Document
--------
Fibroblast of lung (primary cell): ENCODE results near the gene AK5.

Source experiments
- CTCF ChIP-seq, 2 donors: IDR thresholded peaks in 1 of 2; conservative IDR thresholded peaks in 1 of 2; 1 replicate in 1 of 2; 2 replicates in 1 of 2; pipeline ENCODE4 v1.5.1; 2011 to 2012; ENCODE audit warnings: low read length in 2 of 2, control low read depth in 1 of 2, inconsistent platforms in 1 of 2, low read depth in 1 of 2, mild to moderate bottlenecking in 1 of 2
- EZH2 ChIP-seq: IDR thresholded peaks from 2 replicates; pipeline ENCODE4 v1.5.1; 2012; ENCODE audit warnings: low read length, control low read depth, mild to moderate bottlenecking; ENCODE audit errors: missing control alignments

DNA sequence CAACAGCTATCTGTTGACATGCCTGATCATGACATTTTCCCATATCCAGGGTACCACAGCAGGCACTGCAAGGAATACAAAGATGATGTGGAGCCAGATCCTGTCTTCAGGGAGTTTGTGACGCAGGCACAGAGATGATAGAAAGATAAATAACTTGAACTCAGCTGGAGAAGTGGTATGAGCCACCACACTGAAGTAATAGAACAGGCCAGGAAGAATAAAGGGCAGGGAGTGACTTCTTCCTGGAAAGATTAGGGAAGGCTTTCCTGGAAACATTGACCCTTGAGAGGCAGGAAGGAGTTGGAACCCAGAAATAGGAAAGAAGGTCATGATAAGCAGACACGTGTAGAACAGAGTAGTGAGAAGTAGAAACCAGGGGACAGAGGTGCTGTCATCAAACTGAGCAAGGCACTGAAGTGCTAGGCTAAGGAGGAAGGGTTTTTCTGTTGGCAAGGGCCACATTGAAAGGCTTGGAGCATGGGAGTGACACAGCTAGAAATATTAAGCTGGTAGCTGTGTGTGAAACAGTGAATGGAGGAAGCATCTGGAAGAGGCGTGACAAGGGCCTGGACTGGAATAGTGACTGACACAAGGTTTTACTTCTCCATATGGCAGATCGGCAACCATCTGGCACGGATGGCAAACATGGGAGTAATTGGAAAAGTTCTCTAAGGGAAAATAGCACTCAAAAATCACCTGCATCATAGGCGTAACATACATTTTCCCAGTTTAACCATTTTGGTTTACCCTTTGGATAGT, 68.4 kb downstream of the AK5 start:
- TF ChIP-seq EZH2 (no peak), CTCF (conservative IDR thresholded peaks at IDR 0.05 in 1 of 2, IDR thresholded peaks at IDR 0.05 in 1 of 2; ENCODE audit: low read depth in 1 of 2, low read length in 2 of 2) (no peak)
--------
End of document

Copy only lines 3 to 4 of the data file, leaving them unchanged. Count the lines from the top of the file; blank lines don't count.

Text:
- CTCF ChIP-seq, 2 donors: IDR thresholded peaks in 1 of 2; conservative IDR thresholded peaks in 1 of 2; 1 replicate in 1 of 2; 2 replicates in 1 of 2; pipeline ENCODE4 v1.5.1; 2011 to 2012; ENCODE audit warnings: low read length in 2 of 2, control low read depth in 1 of 2, inconsistent platforms in 1 of 2, low read depth in 1 of 2, mild to moderate bottlenecking in 1 of 2
- EZH2 ChIP-seq: IDR thresholded peaks from 2 replicates; pipeline ENCODE4 v1.5.1; 2012; ENCODE audit warnings: low read length, control low read depth, mild to moderate bottlenecking; ENCODE audit errors: missing control alignments